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An economic evaluation of the potential for distributed energy in Australia

Author

Listed:
  • William E., Lilley
  • Luke J., Reedman
  • Liam D., Wagner
  • Colin F., Alie
  • Anthony R., Szatow

Abstract

We present here economic findings from a major study by Australia's Commonwealth Scientific and Industrial Research Organisation (CSIRO) on the value of distributed energy technologies (DE; collectively demand management, energy efficiency and distributed generation) for reducing greenhouse gas emissions from Australia's energy sector (CSIRO, 2009). The study covered potential economic, environmental, technical, social, policy and regulatory impacts that could result from their wide scale adoption. Partial Equilibrium modeling of the stationary energy and transport sectors found that Australia could achieve a present value welfare gain of around $130 billion when operating under a 450ppm carbon reduction trajectory through to 2050. Modeling also suggests that reduced volatility in the spot market could decrease average prices by up to 12% in 2030 and 65% in 2050 by using local resources to better cater for an evolving supply–demand imbalance. Further modeling suggests that even a small amount of distributed generation located within a distribution network has the potential to significantly alter electricity prices by changing the merit order of dispatch in an electricity spot market. Changes to the dispatch relative to a base case can have both positive and negative effects on network losses.

Suggested Citation

  • William E., Lilley & Luke J., Reedman & Liam D., Wagner & Colin F., Alie & Anthony R., Szatow, 2012. "An economic evaluation of the potential for distributed energy in Australia," Energy Policy, Elsevier, vol. 51(C), pages 277-289.
  • Handle: RePEc:eee:enepol:v:51:y:2012:i:c:p:277-289
    DOI: 10.1016/j.enpol.2012.08.008
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    Cited by:

    1. Lupangu, C. & Bansal, R.C., 2017. "A review of technical issues on the development of solar photovoltaic systems," Renewable and Sustainable Energy Reviews, Elsevier, vol. 73(C), pages 950-965.
    2. John Curtis, Valeria Di Cosmo, and Paul Deane, 2014. "Climate policy, interconnection and carbon leakage: The effect of unilateral UK policy on electricity and GHG emissions in Ireland," Economics of Energy & Environmental Policy, International Association for Energy Economics, vol. 0(Number 2).
    3. Foster, John & Wagner, Liam & Liebman, Ariel, 2017. "Economic and investment models for future grids: Final Report Project 3," MPRA Paper 78866, University Library of Munich, Germany.
    4. Molyneaux, Lynette & Froome, Craig & Wagner, Liam & Foster, John, 2013. "Australian power: Can renewable technologies change the dominant industry view?," Renewable Energy, Elsevier, vol. 60(C), pages 215-221.
    5. Wagner, Liam & Molyneaux, Lynette & Foster, John, 2014. "The magnitude of the impact of a shift from coal to gas under a Carbon Price," Energy Policy, Elsevier, vol. 66(C), pages 280-291.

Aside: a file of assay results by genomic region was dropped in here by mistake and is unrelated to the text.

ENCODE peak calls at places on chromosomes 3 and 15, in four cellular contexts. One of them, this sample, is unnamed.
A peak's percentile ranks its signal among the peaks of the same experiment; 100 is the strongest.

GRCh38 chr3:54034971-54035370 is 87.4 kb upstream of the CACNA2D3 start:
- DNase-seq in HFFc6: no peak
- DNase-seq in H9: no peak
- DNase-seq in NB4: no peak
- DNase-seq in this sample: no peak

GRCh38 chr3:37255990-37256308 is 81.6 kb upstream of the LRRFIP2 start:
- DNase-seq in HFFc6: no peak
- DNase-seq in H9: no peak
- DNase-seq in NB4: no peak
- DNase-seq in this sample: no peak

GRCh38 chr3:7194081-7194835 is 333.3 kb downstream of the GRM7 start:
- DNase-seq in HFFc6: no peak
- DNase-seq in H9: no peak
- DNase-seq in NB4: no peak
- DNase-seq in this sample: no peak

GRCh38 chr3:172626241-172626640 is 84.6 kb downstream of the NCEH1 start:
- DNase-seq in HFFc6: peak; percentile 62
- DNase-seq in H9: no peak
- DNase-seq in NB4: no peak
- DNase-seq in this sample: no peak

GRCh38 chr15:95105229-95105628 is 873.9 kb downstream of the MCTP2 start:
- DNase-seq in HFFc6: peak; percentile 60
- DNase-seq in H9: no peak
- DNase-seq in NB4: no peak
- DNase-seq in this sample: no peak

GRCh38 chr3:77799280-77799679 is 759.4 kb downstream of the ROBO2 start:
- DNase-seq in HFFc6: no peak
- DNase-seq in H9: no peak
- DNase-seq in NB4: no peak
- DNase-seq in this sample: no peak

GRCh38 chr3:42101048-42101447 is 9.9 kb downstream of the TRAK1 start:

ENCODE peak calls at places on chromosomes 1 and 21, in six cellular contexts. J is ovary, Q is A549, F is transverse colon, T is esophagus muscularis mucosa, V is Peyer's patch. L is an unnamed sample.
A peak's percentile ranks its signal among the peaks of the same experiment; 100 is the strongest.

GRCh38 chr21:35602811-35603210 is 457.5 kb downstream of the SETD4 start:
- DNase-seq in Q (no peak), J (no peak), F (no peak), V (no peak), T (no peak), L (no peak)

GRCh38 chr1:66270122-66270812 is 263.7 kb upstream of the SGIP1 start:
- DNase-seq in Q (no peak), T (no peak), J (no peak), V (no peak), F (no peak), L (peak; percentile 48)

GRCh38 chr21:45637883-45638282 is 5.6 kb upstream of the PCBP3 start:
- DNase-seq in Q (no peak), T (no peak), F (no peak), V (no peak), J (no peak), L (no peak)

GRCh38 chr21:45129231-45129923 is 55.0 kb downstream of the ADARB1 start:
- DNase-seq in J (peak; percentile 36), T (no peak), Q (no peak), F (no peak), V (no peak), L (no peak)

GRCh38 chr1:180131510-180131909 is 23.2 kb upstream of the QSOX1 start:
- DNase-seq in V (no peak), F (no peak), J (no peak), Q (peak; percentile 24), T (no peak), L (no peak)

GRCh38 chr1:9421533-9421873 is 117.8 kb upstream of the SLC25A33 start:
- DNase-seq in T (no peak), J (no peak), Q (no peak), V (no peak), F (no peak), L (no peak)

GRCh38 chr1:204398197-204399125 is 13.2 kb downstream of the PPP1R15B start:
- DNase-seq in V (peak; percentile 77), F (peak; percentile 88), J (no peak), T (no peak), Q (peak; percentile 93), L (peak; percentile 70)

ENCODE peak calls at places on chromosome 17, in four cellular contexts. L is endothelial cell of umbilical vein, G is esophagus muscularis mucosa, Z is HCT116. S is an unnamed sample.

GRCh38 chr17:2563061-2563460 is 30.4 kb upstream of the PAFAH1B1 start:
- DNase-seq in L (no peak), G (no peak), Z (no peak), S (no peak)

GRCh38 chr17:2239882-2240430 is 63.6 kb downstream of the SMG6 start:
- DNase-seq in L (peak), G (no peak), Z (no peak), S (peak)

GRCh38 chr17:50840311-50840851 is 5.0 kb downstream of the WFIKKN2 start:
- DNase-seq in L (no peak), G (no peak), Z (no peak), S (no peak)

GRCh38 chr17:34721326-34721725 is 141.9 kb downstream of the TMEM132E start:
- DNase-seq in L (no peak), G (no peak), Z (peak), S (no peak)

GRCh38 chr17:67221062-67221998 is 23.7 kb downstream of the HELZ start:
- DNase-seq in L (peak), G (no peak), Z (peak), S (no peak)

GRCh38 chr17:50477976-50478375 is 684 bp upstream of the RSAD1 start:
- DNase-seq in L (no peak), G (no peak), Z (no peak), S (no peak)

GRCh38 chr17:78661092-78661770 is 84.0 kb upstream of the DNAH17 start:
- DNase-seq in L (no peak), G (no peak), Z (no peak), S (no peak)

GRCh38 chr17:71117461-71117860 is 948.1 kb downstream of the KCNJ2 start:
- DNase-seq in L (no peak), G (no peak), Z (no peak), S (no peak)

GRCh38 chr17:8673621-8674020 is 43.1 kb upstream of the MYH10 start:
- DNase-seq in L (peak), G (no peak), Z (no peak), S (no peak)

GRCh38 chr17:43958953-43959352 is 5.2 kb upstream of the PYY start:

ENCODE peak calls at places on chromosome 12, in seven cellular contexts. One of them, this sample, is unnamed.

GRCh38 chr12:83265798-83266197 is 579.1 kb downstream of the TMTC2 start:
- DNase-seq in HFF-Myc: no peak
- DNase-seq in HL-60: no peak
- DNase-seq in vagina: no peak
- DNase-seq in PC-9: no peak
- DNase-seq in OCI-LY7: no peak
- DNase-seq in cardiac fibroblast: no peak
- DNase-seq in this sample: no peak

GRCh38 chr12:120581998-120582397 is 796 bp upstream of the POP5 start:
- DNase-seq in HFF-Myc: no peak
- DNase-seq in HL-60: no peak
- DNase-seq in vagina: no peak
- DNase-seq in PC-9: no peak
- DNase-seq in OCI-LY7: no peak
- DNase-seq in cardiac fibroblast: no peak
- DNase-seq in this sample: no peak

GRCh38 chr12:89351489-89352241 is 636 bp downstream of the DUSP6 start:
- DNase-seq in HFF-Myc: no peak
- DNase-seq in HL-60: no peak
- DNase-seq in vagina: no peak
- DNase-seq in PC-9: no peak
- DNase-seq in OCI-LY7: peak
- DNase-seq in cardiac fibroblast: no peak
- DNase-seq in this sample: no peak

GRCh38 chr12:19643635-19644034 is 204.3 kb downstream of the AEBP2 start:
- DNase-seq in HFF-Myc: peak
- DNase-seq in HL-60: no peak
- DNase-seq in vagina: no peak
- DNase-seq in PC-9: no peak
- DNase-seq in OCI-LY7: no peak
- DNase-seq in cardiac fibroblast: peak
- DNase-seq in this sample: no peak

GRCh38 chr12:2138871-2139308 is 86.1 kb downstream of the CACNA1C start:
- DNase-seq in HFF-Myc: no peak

6. John Foster & Liam Wagner & Liam Byrnes, 2014. "A Review of Distributed Generation for Rural and Remote Area Electrification," Energy Economics and Management Group Working Papers 3-2014, School of Economics, University of Queensland, Australia.
    7. Lynette Molyneaux & Craig Froome & Liam Wagner & John Foster, 2012. "Australian Power: Can renewable technologies change the dominant industry view?," Energy Economics and Management Group Working Papers 13-2012, School of Economics, University of Queensland, Australia.
    8. Buckman, Greg & Sibley, Jon & Bourne, Richard, 2014. "The large-scale solar feed-in tariff reverse auction in the Australian Capital Territory, Australia," Energy Policy, Elsevier, vol. 72(C), pages 14-22.
    9. Foster, John & Wagner, Liam & Liebman, Ariel, 2015. "Modelling the Electricity and Natural Gas Sectors for the Future Grid: Developing Co-Optimisation Platforms for Market Redesign," MPRA Paper 70114, University Library of Munich, Germany.
    10. Cheung, Grace & Davies, Peter J. & Trück, Stefan, 2016. "Financing alternative energy projects: An examination of challenges and opportunities for local government," Energy Policy, Elsevier, vol. 97(C), pages 354-364.

    More about this item

    Keywords

    Distributed energy; Economic modeling; Electricity markets;

    JEL classification:

    • E17 - Macroeconomics and Monetary Economics - - General Aggregative Models - - - Forecasting and Simulation: Models and Applications
    • Q40 - Agricultural and Natural Resource Economics; Environmental and Ecological Economics - - Energy - - - General
    • Q42 - Agricultural and Natural Resource Economics; Environmental and Ecological Economics - - Energy - - - Alternative Energy Sources
    • Q47 - Agricultural and Natural Resource Economics; Environmental and Ecological Economics - - Energy - - - Energy Forecasting

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